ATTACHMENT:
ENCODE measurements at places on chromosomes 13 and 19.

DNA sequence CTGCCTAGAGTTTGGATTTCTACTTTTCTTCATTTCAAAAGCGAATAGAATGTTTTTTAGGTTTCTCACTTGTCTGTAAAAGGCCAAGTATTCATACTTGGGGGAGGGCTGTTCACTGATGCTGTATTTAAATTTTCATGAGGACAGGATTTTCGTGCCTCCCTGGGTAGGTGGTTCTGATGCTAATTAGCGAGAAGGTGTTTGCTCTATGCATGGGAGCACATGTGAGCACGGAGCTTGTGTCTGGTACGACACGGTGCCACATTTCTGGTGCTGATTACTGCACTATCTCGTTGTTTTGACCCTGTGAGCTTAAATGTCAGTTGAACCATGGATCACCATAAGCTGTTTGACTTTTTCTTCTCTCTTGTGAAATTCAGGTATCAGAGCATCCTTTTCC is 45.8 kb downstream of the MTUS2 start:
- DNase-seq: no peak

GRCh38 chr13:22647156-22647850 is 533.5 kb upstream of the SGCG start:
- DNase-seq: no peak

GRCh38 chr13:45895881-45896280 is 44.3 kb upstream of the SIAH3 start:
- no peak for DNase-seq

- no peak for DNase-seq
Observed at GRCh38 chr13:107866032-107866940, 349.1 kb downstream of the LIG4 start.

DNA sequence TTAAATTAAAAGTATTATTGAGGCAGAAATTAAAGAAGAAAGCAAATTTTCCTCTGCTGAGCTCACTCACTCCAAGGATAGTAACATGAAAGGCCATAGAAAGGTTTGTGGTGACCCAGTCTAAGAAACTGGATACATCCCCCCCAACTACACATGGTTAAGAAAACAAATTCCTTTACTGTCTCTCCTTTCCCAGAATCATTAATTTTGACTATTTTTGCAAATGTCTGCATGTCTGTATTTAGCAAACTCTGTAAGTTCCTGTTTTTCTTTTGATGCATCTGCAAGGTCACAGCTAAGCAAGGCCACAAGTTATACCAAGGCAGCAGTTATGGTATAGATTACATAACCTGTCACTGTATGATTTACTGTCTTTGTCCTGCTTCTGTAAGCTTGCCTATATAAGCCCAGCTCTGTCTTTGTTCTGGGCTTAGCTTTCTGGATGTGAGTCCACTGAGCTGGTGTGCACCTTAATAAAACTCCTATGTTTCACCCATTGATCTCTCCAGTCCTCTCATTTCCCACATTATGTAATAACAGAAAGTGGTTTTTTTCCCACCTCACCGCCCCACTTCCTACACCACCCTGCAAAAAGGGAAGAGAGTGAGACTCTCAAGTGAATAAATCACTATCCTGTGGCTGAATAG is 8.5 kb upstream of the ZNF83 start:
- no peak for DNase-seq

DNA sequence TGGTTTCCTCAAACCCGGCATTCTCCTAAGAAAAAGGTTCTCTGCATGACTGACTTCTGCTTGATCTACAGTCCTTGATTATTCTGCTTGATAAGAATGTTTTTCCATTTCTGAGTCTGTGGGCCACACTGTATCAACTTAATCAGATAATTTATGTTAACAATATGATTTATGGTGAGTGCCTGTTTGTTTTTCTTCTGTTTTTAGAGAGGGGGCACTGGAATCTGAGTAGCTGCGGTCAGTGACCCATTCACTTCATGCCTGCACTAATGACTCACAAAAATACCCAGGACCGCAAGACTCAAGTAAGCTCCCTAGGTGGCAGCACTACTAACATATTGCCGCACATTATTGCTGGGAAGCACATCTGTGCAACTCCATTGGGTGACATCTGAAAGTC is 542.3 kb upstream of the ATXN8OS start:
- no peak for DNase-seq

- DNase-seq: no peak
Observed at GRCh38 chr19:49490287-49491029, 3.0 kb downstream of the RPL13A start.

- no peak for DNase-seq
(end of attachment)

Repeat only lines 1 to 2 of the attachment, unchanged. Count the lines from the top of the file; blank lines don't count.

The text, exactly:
ENCODE measurements at places on chromosomes 13 and 19.

DNA sequence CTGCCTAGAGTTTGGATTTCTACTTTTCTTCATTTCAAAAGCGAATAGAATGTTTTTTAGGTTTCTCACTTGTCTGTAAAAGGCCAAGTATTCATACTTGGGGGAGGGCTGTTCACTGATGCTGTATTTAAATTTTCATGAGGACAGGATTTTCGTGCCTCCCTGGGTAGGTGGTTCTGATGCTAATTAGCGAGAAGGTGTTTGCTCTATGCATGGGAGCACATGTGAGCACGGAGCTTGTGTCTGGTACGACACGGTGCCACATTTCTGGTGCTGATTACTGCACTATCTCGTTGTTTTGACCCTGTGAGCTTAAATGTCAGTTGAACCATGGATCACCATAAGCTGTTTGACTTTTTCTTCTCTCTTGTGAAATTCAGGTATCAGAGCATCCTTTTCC is 45.8 kb downstream of the MTUS2 start: